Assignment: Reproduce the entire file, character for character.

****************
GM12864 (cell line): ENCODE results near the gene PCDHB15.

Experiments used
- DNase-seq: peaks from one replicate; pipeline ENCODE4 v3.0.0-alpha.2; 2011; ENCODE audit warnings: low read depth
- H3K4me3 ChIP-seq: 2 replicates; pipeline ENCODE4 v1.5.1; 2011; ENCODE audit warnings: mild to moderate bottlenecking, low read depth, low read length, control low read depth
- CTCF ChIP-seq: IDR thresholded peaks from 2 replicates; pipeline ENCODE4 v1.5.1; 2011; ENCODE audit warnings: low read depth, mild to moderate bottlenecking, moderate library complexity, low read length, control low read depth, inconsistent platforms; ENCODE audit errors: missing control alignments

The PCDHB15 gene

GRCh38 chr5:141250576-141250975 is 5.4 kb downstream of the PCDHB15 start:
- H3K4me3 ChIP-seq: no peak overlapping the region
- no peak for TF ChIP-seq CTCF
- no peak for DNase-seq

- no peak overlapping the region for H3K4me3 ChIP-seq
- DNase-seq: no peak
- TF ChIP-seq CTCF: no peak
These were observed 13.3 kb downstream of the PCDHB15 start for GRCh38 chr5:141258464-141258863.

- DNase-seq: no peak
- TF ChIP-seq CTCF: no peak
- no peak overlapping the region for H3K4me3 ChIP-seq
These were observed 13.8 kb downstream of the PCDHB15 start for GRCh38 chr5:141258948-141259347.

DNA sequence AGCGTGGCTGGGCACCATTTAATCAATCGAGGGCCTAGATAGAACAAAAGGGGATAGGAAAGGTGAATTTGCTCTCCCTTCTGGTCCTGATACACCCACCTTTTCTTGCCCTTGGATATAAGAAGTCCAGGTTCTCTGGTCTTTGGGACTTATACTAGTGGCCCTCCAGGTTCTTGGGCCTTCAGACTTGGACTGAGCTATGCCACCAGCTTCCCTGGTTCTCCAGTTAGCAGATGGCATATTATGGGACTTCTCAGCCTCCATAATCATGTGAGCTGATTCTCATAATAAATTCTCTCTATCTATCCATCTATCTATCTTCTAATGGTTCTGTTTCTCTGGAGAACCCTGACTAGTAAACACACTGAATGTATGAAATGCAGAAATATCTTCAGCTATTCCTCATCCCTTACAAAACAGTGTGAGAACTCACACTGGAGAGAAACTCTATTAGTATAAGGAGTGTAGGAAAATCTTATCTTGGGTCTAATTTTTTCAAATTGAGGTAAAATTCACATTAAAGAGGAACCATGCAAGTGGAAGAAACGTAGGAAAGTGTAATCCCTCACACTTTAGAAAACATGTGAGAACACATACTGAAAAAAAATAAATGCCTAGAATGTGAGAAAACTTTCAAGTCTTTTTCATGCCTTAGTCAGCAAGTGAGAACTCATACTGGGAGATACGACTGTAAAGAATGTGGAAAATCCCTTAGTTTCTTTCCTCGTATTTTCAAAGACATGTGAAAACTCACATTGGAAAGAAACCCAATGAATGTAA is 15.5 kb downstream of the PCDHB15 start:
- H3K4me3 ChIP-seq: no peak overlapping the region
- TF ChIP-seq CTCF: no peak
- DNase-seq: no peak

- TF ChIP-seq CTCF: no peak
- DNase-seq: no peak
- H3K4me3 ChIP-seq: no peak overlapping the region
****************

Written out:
GM12864 (cell line): ENCODE results near the gene PCDHB15.

Experiments used
- DNase-seq: peaks from one replicate; pipeline ENCODE4 v3.0.0-alpha.2; 2011; ENCODE audit warnings: low read depth
- H3K4me3 ChIP-seq: 2 replicates; pipeline ENCODE4 v1.5.1; 2011; ENCODE audit warnings: mild to moderate bottlenecking, low read depth, low read length, control low read depth
- CTCF ChIP-seq: IDR thresholded peaks from 2 replicates; pipeline ENCODE4 v1.5.1; 2011; ENCODE audit warnings: low read depth, mild to moderate bottlenecking, moderate library complexity, low read length, control low read depth, inconsistent platforms; ENCODE audit errors: missing control alignments

The PCDHB15 gene

GRCh38 chr5:141250576-141250975 is 5.4 kb downstream of the PCDHB15 start:
- H3K4me3 ChIP-seq: no peak overlapping the region
- no peak for TF ChIP-seq CTCF
- no peak for DNase-seq

- no peak overlapping the region for H3K4me3 ChIP-seq
- DNase-seq: no peak
- TF ChIP-seq CTCF: no peak
These were observed 13.3 kb downstream of the PCDHB15 start for GRCh38 chr5:141258464-141258863.

- DNase-seq: no peak
- TF ChIP-seq CTCF: no peak
- no peak overlapping the region for H3K4me3 ChIP-seq
These were observed 13.8 kb downstream of the PCDHB15 start for GRCh38 chr5:141258948-141259347.

DNA sequence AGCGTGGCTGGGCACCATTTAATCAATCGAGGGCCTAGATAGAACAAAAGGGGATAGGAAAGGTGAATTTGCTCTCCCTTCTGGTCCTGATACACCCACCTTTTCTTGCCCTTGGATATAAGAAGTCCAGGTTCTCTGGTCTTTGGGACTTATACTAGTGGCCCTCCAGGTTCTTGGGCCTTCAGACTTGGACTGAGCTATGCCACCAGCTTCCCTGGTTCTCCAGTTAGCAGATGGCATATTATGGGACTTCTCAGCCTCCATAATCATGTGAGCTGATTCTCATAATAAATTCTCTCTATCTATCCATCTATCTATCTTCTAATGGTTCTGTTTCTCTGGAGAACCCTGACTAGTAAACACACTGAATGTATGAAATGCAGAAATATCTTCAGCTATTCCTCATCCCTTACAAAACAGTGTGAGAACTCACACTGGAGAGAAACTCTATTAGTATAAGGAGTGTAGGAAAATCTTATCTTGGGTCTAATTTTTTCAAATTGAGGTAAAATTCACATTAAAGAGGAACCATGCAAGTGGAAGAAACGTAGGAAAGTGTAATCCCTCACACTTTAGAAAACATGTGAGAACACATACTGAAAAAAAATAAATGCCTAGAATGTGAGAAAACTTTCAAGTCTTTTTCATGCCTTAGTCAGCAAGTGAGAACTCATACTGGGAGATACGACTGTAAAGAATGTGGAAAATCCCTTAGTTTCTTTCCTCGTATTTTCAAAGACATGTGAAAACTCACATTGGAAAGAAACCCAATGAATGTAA is 15.5 kb downstream of the PCDHB15 start:
- H3K4me3 ChIP-seq: no peak overlapping the region
- TF ChIP-seq CTCF: no peak
- DNase-seq: no peak

- TF ChIP-seq CTCF: no peak
- DNase-seq: no peak
- H3K4me3 ChIP-seq: no peak overlapping the region